Harm reduction approach has dramatic early success

Overdoses have plummeted in New Hampshire since November when the state’s two largest cities made their fire stations “Safe Stations,” a place for drug users to seek medical help without fear of arrest.

More than 200 people sought treatment at fire stations in Manchester and Nashua during the first three months of the program, reports WMUR-TV in Manchester. Total overdoses fell by about half in both cities.


In the Safe Station program, police are not called unless the person seeking help has a weapon. Illegal drugs are dropped in a box at fire stations and police are called for disposal purposes only.

This harm reduction program seeks to save lives by “meeting drug users where they are.” It emphasizes public health, not law enforcement.

By contrast, Ohio makes police the primary responders to drug overdoses. A weak good samaritan law — letting people call for medical help without fear of arrest — makes matters worse.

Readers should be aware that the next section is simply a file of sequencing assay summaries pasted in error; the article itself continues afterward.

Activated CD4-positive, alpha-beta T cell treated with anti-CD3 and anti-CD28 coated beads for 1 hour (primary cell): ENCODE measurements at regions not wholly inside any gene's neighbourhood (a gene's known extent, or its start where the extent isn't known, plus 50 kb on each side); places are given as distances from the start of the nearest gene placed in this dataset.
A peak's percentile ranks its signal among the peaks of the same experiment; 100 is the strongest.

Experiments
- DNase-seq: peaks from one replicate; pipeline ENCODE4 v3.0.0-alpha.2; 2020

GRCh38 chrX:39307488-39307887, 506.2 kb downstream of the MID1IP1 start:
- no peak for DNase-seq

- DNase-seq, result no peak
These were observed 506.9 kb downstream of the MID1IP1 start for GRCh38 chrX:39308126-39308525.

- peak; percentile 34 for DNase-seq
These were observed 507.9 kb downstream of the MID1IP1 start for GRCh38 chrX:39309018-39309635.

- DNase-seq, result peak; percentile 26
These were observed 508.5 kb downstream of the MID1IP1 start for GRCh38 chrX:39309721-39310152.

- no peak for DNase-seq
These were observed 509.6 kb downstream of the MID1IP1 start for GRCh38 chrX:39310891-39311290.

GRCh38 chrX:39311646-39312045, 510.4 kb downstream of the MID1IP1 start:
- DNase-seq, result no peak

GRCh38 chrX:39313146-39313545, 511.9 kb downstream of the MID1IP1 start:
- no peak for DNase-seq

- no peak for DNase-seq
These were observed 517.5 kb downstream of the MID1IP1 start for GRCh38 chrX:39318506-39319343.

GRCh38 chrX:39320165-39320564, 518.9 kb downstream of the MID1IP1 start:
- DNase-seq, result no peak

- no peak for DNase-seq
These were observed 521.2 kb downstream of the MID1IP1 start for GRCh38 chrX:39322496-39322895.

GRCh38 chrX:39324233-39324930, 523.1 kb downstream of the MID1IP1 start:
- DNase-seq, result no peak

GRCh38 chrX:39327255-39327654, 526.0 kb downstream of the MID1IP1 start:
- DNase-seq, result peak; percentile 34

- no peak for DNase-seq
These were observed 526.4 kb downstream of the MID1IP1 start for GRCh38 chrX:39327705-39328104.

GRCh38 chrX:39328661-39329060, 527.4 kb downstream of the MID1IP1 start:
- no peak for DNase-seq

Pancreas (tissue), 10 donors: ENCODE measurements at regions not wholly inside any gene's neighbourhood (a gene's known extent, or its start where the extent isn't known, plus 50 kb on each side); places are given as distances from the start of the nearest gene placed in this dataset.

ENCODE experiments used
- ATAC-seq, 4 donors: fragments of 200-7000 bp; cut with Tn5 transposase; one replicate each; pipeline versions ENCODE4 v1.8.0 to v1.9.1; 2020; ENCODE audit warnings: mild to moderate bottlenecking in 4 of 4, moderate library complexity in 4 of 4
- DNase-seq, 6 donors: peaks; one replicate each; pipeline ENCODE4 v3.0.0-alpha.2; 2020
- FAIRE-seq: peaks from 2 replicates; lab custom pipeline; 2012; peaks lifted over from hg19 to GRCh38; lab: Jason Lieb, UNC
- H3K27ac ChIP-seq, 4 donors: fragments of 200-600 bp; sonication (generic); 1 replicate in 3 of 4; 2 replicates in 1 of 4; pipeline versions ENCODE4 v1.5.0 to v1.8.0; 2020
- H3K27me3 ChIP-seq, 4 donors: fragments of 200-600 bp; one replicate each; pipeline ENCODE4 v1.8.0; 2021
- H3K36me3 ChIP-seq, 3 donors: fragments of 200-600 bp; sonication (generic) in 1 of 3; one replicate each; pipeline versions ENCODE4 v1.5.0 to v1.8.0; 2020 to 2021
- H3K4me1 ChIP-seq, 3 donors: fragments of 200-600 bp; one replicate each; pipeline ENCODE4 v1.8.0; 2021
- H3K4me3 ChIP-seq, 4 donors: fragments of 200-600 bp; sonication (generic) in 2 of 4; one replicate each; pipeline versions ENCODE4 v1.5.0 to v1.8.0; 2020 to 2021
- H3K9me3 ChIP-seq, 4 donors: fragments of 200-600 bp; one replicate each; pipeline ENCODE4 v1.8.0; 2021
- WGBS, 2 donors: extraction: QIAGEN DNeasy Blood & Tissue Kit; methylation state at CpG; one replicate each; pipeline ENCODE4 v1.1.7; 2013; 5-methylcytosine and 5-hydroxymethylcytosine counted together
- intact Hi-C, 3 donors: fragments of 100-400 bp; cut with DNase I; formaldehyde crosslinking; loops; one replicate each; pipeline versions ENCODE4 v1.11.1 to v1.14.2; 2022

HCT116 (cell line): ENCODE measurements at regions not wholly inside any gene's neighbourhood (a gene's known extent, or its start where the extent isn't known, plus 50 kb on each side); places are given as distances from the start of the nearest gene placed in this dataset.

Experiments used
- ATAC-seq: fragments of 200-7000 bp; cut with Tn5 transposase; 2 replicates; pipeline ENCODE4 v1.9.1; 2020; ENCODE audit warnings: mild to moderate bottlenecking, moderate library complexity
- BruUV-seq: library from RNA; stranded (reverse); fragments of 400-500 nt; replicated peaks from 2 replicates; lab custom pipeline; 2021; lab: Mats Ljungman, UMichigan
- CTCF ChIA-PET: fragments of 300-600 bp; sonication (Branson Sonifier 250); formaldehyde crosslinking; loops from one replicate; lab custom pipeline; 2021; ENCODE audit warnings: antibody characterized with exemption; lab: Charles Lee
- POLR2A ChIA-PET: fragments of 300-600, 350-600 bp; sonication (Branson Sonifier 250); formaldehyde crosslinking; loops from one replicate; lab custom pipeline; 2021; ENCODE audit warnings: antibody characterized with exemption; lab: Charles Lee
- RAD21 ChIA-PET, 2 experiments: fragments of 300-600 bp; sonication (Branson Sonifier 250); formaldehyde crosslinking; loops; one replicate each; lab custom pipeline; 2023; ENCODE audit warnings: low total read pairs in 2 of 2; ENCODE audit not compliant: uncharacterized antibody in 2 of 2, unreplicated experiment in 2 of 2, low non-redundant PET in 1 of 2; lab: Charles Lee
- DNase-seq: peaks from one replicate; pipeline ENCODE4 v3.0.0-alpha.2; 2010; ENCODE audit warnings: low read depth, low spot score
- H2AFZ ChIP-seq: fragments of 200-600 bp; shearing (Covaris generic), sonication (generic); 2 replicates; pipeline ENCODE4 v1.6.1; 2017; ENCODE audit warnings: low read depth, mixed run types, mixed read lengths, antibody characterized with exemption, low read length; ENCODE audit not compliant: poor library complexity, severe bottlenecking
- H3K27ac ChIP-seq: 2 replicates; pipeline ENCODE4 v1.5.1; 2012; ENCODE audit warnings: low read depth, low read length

Ohio’s harm production approach gives drug users and governments only two options: arrest or involuntary drug treatment.

Good in theory, perhaps; disastrous in practice.

Ohio’s response to the overdose epidemic has been to increase arrests, prison terms and divert the highway patrol from road safety to searching vehicles for drugs. The result has been a public health disaster — 3,050 overdose deaths, highest in the nation, in 2015.

Harm reduction saves lives. Harm production kills.

Manchester’s WMUR-TV provides a full report:



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